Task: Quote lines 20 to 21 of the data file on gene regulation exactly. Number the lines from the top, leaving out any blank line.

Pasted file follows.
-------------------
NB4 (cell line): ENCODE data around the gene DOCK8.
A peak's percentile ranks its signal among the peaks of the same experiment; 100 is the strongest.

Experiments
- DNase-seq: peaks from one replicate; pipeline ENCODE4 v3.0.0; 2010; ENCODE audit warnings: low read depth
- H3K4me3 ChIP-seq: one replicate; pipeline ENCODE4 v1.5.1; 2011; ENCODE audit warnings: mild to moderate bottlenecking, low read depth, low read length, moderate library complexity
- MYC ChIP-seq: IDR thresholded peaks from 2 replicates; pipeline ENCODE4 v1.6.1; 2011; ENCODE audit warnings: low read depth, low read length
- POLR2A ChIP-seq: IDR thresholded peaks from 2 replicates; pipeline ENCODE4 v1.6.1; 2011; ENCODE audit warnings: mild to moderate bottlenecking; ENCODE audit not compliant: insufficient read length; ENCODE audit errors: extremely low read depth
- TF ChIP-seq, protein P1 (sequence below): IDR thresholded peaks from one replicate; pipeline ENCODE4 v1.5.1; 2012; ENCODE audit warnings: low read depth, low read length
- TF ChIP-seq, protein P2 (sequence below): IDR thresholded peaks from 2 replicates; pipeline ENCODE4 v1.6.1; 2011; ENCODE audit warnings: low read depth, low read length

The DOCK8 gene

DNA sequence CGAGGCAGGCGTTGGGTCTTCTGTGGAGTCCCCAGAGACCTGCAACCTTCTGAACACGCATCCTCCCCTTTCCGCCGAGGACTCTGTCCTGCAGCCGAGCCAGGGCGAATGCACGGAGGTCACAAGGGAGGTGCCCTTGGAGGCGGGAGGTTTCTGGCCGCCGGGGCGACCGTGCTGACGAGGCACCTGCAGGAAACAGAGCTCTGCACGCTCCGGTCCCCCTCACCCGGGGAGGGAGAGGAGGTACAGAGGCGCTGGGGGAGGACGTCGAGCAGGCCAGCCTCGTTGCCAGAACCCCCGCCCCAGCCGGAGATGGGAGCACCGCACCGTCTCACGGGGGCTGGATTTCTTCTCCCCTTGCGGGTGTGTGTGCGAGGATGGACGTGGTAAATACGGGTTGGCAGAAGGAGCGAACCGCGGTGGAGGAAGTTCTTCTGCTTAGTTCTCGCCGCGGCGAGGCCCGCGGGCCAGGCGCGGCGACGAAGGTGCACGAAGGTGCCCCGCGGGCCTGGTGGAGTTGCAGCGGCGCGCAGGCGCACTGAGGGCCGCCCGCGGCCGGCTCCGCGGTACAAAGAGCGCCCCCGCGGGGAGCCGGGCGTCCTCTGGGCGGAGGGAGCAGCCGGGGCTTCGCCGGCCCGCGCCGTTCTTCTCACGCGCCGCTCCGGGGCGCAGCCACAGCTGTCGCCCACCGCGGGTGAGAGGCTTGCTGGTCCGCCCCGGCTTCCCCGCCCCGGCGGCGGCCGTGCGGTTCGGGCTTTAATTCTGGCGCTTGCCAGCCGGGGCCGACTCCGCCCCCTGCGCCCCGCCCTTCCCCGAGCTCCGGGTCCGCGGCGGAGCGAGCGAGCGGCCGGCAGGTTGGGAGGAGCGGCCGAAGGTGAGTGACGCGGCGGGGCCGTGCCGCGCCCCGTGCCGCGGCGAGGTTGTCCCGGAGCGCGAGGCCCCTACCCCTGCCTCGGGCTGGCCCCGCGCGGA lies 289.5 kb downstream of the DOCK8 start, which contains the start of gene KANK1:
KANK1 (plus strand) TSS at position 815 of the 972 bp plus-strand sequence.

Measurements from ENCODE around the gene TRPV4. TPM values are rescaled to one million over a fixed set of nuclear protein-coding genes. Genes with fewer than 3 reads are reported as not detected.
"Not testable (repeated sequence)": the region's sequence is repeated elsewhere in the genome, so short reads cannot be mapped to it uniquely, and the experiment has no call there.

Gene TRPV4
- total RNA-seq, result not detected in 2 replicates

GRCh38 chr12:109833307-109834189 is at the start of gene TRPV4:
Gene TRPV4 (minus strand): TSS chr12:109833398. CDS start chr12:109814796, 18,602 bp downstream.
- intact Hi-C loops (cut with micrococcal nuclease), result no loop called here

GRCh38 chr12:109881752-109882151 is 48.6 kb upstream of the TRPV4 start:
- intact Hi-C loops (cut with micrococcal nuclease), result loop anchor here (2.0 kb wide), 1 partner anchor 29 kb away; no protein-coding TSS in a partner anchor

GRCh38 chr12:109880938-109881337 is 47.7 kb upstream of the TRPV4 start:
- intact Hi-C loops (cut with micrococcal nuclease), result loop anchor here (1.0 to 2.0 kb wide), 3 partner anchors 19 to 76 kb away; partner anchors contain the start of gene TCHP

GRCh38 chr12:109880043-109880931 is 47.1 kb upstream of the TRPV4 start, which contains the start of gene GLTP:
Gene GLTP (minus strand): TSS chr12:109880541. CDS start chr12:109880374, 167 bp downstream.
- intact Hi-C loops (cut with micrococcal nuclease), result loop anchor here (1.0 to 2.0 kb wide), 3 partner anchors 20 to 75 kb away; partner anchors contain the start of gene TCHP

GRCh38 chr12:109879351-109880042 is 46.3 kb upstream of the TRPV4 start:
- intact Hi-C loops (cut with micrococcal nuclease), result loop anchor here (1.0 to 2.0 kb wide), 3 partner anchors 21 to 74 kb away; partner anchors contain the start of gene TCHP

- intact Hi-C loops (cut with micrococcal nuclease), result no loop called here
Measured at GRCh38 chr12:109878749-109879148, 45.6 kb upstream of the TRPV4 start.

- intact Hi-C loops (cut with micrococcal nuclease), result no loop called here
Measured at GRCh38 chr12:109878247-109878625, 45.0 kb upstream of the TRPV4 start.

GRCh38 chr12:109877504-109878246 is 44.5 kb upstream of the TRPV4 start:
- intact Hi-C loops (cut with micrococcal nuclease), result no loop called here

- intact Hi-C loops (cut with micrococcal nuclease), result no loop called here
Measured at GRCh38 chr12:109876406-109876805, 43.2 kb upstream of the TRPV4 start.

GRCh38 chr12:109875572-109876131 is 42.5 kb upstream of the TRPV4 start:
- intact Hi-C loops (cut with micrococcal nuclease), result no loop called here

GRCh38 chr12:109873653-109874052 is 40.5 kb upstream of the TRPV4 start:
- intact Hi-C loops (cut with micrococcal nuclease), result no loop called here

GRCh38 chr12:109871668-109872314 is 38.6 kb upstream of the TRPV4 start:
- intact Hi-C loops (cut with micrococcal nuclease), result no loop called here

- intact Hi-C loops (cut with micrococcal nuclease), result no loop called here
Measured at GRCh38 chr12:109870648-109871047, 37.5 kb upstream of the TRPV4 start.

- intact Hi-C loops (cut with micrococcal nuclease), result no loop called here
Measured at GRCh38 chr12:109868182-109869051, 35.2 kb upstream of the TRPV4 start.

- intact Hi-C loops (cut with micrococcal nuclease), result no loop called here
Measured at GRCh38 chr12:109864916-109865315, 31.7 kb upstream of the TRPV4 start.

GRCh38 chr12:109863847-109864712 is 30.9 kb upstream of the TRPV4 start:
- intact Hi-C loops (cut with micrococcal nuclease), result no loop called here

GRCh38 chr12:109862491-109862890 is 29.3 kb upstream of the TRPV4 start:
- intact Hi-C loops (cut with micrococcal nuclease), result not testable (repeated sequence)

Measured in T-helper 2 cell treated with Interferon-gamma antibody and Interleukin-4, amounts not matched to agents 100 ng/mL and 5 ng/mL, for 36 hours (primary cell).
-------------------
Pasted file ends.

GRCh38 chr12:109881752-109882151 is 48.6 kb upstream of the TRPV4 start:
- intact Hi-C loops (cut with micrococcal nuclease), result loop anchor here (2.0 kb wide), 1 partner anchor 29 kb away; no protein-coding TSS in a partner anchor